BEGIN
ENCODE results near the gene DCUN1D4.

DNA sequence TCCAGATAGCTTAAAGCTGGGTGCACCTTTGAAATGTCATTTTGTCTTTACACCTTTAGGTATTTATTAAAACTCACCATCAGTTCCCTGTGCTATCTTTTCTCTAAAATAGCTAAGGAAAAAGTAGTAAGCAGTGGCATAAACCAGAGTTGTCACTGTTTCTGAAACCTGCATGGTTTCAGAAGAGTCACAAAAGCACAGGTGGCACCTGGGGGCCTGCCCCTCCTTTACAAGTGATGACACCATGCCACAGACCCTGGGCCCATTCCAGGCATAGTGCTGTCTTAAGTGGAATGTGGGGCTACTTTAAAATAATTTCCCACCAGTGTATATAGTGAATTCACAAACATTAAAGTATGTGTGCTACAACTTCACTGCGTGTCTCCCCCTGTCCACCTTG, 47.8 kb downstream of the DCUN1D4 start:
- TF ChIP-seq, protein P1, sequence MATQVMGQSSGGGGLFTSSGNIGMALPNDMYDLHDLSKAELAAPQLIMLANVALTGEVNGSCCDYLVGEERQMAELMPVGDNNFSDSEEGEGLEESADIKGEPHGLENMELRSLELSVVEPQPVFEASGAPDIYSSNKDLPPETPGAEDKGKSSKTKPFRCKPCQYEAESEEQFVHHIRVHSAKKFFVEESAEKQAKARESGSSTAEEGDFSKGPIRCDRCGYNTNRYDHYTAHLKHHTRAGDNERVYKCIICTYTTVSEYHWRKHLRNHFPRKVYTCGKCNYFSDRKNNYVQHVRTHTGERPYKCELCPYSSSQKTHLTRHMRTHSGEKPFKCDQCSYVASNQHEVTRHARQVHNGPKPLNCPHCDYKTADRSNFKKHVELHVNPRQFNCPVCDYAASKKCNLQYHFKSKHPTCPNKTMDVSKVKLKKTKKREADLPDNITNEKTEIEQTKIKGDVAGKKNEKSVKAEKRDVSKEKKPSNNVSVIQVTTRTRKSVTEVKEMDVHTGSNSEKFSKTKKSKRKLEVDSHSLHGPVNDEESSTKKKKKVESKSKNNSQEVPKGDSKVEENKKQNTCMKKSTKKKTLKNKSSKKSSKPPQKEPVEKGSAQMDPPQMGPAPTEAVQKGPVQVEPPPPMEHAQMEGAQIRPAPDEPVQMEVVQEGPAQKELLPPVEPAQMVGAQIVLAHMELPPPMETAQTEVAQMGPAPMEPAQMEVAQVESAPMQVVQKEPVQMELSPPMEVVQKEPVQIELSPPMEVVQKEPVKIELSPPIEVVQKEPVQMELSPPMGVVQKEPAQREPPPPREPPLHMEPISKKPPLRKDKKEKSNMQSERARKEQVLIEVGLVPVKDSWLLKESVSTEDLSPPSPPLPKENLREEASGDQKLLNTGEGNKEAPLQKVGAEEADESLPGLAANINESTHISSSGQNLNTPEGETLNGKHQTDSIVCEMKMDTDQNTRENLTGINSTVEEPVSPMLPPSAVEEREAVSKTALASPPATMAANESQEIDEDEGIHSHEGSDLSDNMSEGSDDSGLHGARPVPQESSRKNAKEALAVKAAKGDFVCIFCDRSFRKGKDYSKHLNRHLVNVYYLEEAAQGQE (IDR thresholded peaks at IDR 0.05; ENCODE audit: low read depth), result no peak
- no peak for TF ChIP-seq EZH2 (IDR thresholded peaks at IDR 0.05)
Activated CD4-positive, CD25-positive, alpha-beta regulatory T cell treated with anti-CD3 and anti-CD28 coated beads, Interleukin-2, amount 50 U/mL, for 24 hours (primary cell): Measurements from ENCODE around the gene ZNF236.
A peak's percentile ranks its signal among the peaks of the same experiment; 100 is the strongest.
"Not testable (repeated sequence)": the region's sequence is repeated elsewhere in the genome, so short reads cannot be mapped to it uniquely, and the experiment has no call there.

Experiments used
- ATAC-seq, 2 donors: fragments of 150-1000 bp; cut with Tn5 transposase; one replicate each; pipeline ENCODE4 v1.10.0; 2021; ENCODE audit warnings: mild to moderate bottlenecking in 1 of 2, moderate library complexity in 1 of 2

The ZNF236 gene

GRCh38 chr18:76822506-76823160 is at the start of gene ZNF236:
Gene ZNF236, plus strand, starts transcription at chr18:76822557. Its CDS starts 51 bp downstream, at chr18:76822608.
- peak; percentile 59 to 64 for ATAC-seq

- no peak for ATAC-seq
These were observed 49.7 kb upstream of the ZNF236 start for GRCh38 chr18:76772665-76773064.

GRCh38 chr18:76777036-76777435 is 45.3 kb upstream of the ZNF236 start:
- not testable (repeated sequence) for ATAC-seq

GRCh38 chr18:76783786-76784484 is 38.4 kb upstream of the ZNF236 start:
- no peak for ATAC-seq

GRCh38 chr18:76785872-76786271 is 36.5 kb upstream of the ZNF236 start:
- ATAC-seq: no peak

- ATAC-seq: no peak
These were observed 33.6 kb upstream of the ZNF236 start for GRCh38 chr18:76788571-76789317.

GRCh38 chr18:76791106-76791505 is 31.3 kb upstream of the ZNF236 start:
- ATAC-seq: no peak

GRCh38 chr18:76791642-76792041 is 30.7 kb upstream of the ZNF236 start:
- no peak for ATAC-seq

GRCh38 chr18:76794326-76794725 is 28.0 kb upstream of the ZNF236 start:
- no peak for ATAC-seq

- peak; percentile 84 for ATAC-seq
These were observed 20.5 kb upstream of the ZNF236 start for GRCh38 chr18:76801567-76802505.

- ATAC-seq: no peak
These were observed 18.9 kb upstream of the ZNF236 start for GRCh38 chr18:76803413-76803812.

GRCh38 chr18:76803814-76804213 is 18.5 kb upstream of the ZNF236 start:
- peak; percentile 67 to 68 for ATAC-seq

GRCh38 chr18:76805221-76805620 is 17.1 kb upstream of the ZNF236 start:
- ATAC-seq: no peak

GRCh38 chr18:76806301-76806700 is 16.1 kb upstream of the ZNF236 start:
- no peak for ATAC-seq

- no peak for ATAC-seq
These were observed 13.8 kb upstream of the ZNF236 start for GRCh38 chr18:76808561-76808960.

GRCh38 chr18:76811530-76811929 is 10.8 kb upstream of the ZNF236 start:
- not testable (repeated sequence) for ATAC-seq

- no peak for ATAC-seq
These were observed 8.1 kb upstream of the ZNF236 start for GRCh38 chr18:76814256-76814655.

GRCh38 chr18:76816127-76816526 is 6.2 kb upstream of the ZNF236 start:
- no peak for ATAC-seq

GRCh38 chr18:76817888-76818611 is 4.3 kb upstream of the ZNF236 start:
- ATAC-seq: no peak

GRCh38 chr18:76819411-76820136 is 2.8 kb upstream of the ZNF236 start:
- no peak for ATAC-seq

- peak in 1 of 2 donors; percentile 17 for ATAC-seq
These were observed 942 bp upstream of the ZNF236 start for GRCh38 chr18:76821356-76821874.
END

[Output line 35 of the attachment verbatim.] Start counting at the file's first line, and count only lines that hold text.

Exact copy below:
- peak; percentile 67 to 68 for ATAC-seq